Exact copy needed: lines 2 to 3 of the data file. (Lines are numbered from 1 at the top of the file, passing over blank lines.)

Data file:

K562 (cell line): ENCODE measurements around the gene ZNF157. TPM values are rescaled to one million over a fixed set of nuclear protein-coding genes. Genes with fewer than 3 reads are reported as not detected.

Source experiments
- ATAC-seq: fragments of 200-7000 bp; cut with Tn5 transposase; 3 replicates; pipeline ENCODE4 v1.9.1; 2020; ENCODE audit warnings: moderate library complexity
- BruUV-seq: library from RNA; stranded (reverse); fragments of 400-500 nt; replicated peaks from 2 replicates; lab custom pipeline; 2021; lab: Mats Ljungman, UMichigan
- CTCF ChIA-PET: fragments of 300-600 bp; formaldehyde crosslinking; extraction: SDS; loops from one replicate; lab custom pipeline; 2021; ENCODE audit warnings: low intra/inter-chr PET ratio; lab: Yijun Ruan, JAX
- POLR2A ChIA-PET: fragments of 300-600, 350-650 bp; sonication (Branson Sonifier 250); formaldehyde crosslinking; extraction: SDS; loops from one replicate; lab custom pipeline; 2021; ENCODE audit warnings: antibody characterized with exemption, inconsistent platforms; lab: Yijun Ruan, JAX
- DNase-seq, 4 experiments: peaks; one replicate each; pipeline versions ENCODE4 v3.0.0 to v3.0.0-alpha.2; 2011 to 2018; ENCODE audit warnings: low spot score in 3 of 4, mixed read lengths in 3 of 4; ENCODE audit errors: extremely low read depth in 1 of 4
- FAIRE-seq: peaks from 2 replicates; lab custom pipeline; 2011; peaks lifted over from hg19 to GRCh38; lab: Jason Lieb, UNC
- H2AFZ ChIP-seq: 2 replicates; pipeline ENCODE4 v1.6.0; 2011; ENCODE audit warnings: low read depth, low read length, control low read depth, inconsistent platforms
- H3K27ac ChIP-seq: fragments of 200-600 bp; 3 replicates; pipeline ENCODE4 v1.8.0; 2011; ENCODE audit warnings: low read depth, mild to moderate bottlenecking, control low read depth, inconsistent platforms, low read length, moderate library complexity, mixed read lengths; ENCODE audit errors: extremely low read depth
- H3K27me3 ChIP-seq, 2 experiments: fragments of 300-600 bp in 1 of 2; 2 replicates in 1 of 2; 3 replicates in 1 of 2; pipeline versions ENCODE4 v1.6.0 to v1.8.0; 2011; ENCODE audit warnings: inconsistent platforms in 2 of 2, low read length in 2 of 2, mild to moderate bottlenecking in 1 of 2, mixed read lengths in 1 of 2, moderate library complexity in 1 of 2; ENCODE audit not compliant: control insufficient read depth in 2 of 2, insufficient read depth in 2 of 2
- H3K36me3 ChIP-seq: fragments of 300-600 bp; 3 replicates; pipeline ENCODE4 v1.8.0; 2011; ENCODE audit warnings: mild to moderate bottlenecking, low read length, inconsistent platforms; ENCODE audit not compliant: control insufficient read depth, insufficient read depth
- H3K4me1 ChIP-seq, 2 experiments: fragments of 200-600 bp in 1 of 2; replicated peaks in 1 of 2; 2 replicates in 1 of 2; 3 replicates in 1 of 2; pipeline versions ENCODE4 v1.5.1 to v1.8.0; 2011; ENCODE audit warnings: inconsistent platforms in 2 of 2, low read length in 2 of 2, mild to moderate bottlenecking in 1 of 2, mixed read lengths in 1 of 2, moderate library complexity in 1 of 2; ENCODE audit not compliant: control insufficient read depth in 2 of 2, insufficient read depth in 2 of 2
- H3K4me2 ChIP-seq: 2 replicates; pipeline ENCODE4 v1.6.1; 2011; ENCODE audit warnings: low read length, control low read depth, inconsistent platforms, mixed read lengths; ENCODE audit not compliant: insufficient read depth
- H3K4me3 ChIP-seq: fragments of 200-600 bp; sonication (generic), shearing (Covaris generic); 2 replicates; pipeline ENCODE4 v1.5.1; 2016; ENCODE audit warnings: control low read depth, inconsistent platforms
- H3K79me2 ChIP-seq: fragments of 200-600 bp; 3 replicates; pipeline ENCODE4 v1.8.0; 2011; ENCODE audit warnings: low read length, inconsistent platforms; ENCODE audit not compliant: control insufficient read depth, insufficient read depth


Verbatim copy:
Source experiments
- ATAC-seq: fragments of 200-7000 bp; cut with Tn5 transposase; 3 replicates; pipeline ENCODE4 v1.9.1; 2020; ENCODE audit warnings: moderate library complexity